Kiri Allan updates Kiwis on cancer treatment journey, says she's missing work and life 'like crazy'

Kiri Allan updates Kiwis on cancer treatment journey, says she's missing work and life 'like crazy'
Photo credit: Facebook / Kiri Allan - Labour MP

Kiri Allan has given an update on the ups and downs of her cervical cancer treatment so far, revealing she's been missing work and life "like crazy".

The East Coast Labour MP has almost finished her fourth week of treatment.

"This week has been filled with lots of ups and downs," she writes on Facebook.

"Highlight has been getting to know my East Coast mate Api Rangihuna, who is undergoing radiation treatment as well - also in his 4th week. We're feeling a little tired together here."

But a sad start to her week was the passing of her 'Battle Buddy', Kimihia Te Maramatanga Webster-Ririnui.

"In his short time on earth, he taught me a lot and I'm grateful for the incredible team at NICU who gave their best care to my relations. My love is with mum and dad."

The Labour MP says despite missing work and life "like crazy", she's trying to appreciate the little things.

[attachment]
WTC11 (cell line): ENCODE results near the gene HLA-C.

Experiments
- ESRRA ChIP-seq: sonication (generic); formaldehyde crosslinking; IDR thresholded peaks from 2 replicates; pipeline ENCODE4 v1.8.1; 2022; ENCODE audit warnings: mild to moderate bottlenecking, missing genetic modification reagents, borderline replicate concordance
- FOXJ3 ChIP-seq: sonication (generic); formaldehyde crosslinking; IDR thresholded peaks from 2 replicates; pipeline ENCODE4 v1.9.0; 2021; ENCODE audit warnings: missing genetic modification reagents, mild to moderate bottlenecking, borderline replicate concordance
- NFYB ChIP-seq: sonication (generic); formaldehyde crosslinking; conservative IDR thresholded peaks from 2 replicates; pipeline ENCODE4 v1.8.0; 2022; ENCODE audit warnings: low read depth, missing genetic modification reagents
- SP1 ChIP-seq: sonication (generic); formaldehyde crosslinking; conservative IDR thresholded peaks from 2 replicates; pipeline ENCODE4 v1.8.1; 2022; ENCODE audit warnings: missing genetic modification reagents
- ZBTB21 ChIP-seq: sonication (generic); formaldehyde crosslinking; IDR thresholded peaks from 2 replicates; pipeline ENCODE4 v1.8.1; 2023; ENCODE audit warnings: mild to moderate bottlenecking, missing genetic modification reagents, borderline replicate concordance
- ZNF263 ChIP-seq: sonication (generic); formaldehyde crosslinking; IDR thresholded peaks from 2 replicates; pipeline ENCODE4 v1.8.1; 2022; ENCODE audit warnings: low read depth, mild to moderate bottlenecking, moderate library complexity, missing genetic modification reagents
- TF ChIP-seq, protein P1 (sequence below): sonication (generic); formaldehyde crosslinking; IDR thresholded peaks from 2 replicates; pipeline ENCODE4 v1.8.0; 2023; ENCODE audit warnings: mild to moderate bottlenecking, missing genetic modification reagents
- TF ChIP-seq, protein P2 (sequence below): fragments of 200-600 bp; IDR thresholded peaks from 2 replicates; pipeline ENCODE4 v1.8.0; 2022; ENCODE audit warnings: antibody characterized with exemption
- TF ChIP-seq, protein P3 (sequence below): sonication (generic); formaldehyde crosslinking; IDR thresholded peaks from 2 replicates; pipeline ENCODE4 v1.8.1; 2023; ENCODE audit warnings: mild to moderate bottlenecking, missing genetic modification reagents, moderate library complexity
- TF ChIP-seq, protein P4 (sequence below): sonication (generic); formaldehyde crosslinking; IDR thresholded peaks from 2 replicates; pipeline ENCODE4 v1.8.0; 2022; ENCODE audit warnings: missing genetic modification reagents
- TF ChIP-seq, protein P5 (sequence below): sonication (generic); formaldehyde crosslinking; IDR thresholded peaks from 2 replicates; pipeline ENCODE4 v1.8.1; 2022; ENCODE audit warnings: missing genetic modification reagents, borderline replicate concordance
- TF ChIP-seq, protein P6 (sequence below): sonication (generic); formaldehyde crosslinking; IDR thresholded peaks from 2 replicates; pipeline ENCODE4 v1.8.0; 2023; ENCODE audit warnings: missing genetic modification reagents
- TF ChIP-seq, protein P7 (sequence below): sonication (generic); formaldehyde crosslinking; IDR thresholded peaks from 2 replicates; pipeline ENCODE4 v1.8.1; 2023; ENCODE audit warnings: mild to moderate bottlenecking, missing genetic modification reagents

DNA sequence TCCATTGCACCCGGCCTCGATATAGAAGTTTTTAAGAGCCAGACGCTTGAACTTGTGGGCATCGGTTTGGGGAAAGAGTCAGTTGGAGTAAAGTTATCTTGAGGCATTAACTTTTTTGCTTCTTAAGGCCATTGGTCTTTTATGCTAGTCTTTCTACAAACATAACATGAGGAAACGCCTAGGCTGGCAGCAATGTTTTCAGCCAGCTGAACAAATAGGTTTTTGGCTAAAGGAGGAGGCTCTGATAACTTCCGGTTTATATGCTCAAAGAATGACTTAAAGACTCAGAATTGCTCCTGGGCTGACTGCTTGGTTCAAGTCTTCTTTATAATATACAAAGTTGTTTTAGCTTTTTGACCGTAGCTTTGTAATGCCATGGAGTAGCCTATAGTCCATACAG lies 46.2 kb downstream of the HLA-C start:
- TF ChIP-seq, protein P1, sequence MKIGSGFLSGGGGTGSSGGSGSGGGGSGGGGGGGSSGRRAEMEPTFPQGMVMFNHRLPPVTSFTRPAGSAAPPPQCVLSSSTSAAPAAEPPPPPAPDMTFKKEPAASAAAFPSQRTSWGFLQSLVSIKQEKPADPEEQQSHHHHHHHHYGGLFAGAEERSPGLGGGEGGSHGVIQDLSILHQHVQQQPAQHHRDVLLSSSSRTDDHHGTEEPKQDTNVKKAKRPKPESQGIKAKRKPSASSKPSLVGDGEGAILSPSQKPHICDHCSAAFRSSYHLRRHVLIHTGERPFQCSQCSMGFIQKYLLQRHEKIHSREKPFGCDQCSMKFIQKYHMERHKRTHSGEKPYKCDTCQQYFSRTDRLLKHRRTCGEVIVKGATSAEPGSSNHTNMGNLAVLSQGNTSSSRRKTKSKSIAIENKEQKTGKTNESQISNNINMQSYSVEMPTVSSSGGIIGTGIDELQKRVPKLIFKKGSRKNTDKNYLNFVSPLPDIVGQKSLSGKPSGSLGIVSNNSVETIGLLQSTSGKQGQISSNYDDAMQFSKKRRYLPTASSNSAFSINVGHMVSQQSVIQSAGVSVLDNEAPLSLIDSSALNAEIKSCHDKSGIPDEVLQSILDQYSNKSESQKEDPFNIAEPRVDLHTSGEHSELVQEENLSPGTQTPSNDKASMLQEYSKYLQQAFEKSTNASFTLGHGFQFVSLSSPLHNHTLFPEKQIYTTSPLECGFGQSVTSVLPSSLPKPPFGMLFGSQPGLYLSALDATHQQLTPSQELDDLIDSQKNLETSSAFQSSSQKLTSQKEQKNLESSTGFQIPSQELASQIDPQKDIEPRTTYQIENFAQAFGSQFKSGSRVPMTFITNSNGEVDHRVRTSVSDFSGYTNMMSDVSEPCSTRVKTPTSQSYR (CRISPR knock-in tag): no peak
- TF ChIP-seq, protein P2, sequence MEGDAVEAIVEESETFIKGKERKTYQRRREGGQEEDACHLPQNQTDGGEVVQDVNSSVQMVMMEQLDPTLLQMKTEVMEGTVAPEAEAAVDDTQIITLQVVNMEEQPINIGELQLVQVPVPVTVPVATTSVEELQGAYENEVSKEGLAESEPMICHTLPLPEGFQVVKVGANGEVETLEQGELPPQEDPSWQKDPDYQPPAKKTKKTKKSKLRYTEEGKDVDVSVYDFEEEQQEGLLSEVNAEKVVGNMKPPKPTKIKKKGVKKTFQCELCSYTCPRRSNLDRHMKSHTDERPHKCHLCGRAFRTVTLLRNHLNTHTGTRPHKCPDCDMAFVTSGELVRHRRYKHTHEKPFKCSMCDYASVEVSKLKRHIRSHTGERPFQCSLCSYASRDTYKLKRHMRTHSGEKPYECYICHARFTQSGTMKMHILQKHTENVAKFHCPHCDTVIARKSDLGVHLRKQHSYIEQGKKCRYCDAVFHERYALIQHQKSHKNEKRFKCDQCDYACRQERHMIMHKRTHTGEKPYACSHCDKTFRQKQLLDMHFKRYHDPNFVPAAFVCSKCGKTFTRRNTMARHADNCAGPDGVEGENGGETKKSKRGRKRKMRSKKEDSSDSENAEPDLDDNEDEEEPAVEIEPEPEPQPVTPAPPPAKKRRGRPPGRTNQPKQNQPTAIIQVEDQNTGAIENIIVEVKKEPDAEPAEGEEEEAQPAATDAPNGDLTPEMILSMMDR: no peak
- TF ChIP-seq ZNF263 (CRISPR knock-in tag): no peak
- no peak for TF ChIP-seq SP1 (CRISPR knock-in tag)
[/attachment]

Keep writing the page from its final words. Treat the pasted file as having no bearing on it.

"[I] am trying to take in the wonders of some of the small things I haven't done so much of late - like a beautiful walk through Zealandia earlier this week to see the magnificent Kaka, tuatara, kereru and many other beautiful native flora, fauna, birds and wildlife."

Allan says part of her journey involves meeting new and wonderful people, and she's grateful for those who have reached out to support her - "from the cleaners at the hospital to the specialists, and then all the other patients and their families."

"I feel grateful for the many, many people who have reached out to offer love and healing, to the angels that look after me day and night at home and the gift of family friends."

Earlier this week, the Labour MP revealed she had less than a one-in-seven chance of surviving cervical cancer.

"When I got told that I had cervical cancer, they said for somebody with stage 3C you have a 40 percent chance of survival," she told The Hui on Monday.

"As a wāhine Māori, I have about a 13.3 percent chance of survival."

The 37-year-old is encouraging Māori women to speak up about their health and not hesitate when it comes to seeking medical care.

"Our people deserve our wahine, our people deserve our tāne, we deserve our orangatanga and our kids, they need us".